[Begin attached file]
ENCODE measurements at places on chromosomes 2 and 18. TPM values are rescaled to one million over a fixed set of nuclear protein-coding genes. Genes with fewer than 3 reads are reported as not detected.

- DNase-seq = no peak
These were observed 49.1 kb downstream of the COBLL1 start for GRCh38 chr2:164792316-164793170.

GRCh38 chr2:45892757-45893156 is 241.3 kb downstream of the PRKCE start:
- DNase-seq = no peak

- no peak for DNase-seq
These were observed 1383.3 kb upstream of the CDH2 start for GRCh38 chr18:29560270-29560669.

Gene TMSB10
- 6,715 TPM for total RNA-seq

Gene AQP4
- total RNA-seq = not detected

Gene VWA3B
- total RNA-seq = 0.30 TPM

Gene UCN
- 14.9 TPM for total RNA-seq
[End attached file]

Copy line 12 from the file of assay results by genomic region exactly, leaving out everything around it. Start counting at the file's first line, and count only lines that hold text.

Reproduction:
Gene VWA3B